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Appendix S1. Stochastic approaches: discrete intervals and times of observation

Fig. S1. An example of a stochastic approach in time-scaling is generating continuous-time first and last appearance dates from discrete intervals, as shown in (a), by randomly sampling from dates within those intervals under a uniform probability distribution. (b) This produces a set of continuous-time dates within the appropriate intervals. (c) This sampling can be repeated many times to produce many potential sets of appearance dates.

Fig. S2. Time-scaled phylogenies describe the amount of shared and unshared evolutionary history among instantaneously sampled populations, not persistent lineages. The chosen times of observation for a set of morphotaxa can produce very different realizations of phylogeny.

Fig. S3. The calculated expected probability of sampling extinct clades of unknown size predicts the proportion of clades from simulations which were either sampled or still extant after 1000 time-units.

Fig. S4. Gamma models which consider the potential for unobserved extinct lineages provide a better fit to the simulated distributions of true amount of total inferable unobserved evolutionary history.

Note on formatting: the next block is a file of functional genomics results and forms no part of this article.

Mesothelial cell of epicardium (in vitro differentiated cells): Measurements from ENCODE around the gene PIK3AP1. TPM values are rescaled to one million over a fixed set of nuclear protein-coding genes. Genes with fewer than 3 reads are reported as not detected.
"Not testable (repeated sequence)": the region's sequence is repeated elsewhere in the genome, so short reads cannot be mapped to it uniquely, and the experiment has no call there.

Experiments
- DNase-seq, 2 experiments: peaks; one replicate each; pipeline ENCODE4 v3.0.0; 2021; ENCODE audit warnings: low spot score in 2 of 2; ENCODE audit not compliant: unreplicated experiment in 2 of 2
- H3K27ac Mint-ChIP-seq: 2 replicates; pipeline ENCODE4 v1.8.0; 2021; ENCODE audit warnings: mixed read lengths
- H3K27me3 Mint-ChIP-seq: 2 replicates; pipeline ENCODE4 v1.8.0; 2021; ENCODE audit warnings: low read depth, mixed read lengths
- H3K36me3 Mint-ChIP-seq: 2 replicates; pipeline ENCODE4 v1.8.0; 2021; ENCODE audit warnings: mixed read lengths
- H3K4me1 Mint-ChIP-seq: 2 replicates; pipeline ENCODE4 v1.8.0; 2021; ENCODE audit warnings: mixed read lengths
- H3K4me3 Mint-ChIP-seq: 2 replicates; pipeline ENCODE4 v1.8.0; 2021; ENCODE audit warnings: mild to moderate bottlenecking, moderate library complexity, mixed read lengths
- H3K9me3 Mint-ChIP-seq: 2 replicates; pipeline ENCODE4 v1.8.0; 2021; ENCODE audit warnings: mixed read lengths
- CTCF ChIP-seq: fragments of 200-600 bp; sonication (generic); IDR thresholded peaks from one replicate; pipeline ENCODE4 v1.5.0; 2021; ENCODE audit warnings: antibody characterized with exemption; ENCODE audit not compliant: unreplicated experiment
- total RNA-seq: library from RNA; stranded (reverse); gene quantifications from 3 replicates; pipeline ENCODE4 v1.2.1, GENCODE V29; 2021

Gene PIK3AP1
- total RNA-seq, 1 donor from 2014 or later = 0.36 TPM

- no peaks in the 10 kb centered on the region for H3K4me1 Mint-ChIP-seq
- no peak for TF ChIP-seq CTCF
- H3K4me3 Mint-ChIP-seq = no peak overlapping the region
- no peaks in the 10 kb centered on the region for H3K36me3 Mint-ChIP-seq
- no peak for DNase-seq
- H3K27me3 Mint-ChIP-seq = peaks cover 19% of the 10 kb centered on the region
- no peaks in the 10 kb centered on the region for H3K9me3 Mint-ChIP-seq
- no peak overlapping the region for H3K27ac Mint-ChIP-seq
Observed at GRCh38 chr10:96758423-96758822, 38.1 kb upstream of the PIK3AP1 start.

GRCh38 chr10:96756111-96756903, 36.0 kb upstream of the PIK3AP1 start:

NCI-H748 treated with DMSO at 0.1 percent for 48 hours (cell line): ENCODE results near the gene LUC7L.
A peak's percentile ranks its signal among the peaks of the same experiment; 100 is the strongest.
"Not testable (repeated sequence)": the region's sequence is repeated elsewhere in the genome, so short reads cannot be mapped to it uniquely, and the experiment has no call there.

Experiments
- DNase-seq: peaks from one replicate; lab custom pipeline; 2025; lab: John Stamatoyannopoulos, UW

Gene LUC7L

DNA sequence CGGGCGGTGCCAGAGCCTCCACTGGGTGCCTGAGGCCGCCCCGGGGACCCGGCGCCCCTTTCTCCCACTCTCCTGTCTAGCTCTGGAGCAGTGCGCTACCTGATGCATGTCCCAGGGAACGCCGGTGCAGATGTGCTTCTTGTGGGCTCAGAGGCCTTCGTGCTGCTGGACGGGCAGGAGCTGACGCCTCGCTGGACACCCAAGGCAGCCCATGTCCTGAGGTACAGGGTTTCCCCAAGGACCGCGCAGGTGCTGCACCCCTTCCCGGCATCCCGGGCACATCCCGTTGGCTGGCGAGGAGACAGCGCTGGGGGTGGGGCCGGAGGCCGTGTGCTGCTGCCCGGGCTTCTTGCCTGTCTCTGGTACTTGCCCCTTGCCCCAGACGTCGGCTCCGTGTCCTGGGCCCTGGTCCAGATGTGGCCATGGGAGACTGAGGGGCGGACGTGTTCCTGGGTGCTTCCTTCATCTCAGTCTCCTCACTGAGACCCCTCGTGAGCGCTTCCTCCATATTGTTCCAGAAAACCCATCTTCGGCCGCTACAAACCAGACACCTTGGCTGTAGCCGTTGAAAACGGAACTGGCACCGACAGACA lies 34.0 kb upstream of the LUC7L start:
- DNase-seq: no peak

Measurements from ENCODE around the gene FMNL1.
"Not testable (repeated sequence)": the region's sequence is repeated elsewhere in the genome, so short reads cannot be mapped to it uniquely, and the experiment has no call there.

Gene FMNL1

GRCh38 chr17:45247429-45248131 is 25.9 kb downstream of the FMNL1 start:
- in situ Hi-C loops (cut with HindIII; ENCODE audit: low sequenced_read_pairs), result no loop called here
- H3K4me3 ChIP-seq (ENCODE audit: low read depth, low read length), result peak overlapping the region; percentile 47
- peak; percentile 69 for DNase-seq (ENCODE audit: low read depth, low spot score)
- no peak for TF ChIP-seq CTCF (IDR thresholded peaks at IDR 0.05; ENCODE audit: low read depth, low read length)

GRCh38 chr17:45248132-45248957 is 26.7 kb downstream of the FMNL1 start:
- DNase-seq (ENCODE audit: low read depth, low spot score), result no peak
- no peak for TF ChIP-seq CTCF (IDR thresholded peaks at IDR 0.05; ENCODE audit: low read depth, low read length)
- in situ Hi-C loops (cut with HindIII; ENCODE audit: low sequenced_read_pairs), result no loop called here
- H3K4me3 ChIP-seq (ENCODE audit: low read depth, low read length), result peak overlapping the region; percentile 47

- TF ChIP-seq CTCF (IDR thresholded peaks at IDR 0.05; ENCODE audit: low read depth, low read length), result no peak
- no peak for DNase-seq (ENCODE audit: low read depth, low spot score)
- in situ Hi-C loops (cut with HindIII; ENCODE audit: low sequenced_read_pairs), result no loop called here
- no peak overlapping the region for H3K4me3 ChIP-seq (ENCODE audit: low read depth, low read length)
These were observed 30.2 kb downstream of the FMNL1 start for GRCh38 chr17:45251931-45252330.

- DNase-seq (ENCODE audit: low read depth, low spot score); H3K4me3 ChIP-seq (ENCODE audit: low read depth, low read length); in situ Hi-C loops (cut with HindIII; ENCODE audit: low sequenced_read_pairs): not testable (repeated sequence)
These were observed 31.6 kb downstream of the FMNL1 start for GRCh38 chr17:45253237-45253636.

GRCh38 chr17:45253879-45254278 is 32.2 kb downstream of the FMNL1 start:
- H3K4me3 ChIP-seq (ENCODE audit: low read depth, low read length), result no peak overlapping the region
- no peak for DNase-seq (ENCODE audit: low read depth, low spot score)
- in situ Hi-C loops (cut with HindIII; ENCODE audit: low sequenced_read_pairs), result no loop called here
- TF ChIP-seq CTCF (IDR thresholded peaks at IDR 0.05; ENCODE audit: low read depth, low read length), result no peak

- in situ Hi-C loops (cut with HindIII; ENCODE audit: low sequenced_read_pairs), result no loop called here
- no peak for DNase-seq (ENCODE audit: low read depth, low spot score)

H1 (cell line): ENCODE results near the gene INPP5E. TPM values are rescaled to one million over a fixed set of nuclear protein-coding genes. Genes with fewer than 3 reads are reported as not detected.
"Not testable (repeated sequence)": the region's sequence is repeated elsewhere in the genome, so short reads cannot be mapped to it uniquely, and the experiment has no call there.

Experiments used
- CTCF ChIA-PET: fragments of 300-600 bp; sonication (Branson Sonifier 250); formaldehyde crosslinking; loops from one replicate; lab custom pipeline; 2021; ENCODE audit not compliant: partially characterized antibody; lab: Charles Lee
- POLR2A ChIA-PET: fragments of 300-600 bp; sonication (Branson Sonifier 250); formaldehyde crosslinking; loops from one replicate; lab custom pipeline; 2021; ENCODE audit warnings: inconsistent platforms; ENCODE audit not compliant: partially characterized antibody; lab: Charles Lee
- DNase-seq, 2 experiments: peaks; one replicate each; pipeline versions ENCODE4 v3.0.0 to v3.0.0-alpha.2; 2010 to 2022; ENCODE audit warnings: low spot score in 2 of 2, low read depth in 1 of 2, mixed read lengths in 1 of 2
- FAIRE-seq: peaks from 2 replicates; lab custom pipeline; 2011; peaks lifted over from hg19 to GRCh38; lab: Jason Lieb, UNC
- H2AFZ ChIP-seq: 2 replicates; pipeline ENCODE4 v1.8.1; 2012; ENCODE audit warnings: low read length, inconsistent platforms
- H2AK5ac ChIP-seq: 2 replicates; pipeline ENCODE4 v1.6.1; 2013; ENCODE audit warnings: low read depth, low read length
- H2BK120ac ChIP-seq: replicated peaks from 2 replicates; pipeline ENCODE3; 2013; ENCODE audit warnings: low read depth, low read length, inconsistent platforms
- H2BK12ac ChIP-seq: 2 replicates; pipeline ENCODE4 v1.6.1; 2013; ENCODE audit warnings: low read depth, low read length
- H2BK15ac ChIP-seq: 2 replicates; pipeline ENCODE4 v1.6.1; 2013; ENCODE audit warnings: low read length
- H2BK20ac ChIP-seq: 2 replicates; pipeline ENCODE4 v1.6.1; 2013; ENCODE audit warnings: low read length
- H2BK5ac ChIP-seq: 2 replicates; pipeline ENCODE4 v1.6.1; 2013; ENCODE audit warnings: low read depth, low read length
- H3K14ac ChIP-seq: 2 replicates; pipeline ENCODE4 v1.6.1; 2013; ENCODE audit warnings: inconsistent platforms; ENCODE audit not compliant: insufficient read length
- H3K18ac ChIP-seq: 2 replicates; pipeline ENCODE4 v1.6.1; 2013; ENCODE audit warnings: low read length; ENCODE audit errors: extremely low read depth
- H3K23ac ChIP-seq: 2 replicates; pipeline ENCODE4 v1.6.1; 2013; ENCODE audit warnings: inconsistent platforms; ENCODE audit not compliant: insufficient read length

Fig. S5. QQ plot of candidate probability models against simulated Δ values generated under budding cladogenesis with branching, extinction and sampling rates of 0·1 per Ltu.

Fig. S6. QQ plot of candidate probability models against simulated Δ values generated under budding cladogenesis with branching and extinction rates of 0·5 per Ltu and a sampling rate of 0·1 per Ltu.

Fig. S7. QQ plot of candidate probability models against simulated Δ values generated under bifurcating cladogenesis with branching, extinction and sampling rates of 0·1 per Ltu.

Fig. S8. QQ plot of candidate probability models against simulated Δ values generated under budding cladogenesis with branching and extinction rates of 0·1 per Ltu and sampling rates of 0·5 per Ltu.

Fig. S9. The per-run median of the median squared error of node ages reveals that (a) under budding, the basic method has less error in node ages but (b) under the terminal-taxon model has similar amounts of error as the cal3 method.

Fig. S10. cal3 correctly resolves slightly collapsed clades on secondarily degraded trees than randomly resolving nodes (‘Rand-Res’), but this increase is minor compared to the total number of clades which can be correctly inferred by resolving absolutely with respect to temporal order (‘Time-Res’).

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